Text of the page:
I can always count on Kate for finding (and cooking) the best desserts in town.  Though she manages a riad in the Medina, she is always ready to meet for a treat like Cassanova’s chocolate mousse below.


Jasna and I at our go-to rooftop, Chez Joel, for a Saturday sweet tooth.


Chez Joel’s Caesar Salad


On walks to and from the mall I passed this cute cat…till recently.  My favorite boutique for inspiration recently closed.

Haggling and Hanging Out in the Old City
Sometimes I saunter through the souqs in search of great shots.  Below are guys I was thrilled to find.   Pillow cases and poufs are ubiquitous but it took me a year to find someone who sells stuffing.  Some coworkers paid their maids to have it done, but I was determined to find the place myself and with Kate’s help finally did.

A picture of the king as a child, youth, or adult appears in every business and building.


Jemma Fna Square is a place I’ll never forget.


Loved this spring green purse but passed.


My shoe guy had my favorite sandal design in a new color for spring.  Morocco is hard on shoes; at best sidewalks are uneven and dusty and at worst they are under constant repair or don’t exist. It was time for a new pair.


The first place a colleague took me to eat in the medina after moving to Marrakesh was Cafe des Epices.  Since then I go there almost every trip to the souks.  When my children visited they loved it, too.  Located on Rahba Lakdima, the Spice Square, it is a place to people watch, hang out with friends, and eat great food.  The salads and mint tea are the best.


Since I moved here in 2014 it has been expanded to double the size to accommodate all the customers.

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My wedding carpet guys located two doors down from Cafe des Epices.

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After seeing Nomad across the square for almost two years, Jasna and I decided to give it a go. I’m glad we did.


Nomad has good food, too, and three levels with amazing views.  The music and couches make it a great place to lounge.


The gift shop is cool,too.

By one o’clock the place was packed.

My favorite feature of Marrakesh is the rooftop bars and restaurants.  Gorgeous at sunset and perfect for Saturdays, they offer an escape to to exhale the week before and breathe in a new perspective.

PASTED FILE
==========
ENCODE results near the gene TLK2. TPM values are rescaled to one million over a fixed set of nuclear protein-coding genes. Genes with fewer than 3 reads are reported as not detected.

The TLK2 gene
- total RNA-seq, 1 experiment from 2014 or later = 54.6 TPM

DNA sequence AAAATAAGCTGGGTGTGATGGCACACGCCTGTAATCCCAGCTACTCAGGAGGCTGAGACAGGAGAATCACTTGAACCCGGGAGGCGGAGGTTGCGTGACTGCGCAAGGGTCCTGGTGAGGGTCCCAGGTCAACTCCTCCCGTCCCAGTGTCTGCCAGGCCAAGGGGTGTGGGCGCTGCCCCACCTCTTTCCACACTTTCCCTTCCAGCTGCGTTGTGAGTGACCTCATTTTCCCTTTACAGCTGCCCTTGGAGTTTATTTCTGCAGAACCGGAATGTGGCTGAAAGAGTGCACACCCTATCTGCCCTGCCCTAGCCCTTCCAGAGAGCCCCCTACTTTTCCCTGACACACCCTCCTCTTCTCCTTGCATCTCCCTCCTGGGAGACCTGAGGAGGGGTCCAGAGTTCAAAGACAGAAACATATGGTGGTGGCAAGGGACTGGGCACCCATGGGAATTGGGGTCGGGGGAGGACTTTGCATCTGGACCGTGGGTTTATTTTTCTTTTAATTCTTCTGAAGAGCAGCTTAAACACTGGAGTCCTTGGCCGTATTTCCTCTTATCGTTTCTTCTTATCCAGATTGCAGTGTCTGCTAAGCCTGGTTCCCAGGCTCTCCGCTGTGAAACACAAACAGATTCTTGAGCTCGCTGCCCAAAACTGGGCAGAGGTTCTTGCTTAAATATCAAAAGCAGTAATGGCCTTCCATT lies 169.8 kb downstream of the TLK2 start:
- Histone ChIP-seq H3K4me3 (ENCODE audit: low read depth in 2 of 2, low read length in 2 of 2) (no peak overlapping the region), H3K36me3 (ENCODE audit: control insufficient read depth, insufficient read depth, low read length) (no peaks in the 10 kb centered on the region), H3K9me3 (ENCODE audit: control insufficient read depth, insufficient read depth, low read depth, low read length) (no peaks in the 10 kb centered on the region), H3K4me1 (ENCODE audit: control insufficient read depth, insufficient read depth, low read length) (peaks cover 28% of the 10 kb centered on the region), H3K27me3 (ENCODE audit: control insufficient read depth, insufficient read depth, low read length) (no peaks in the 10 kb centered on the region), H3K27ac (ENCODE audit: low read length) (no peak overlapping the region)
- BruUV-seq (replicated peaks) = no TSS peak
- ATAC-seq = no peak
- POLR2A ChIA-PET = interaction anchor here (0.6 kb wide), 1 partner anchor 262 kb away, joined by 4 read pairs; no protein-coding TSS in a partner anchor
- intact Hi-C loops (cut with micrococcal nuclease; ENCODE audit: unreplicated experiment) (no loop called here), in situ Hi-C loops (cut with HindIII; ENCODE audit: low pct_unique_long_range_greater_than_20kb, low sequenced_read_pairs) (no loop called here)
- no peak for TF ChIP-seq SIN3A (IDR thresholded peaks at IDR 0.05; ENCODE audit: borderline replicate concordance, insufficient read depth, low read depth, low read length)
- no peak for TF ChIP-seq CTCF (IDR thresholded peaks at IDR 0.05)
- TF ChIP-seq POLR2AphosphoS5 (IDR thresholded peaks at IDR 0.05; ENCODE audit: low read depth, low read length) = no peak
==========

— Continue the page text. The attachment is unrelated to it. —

My Marrakech: One Year Here

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All we know about the future is that it will be different… So we must celebrate the changes. Because, as someone once said, everything will be all right in the end. And if it’s not all right, then trust me, it’s not yet the end.
— Dame Judi Dench as Evelyn, The Best Exotic Marigold Hotel 
I’d said goodbyes. Hard ones. The kind that make you wonder why you started this journey in the first place.
Dame Cindy McCain, A Move to Morocco
One year ago I stepped into a Marrakech life.  When I left in August of 2014 I was on overdrive; I couldn’t–wouldn’t–slow down to absorb painful goodbyes.  Grief, of course, later hit full force, but I was blessed to be with my kids Christmas and again this summer, reminding me of a bond that isn’t daunted by 4,000 miles.  We spent a perfect last day together before I flew back and they prepared to return to school.  My son suggested Cummins Falls which Travel and Leisure named as one of America’s Best Swimming Holes.  Its near his school, so after we ate at El Tapatio  and stayed at his apartment.

Cummins Falls, TN

Cummins Falls, TN


Photography by Cole McCain


The trek there is by river and very slippery. Getting there was a challenge since the sign said “Downriver Trail” and wound up and away from the hole before taking us down. Park rangers ran everyone out an hour before the park closed to give us time for the climb out.

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We climbed to the falls–they went all the way up while I tried not to fall–then we jumped (ok, I slid) in and swam back.  I’d forgotten how beautiful Tennessee Parks are.  It was a day I’ll never forget.
I feel blessed to live in a town that tourists will return to in their minds when work and life gets stressful  as their “Happy Place.” When I’m stressed by the “real world,” I go to Happy Places in Marrakech, too. Literally.  And I look forward to finding more.

I’m so thankful for a year of adventure, beauty, and relationships in this new, exotic land. I came to write, teach, and learn. To find joy in the journey without and within. To grow stronger and lean heavier on God.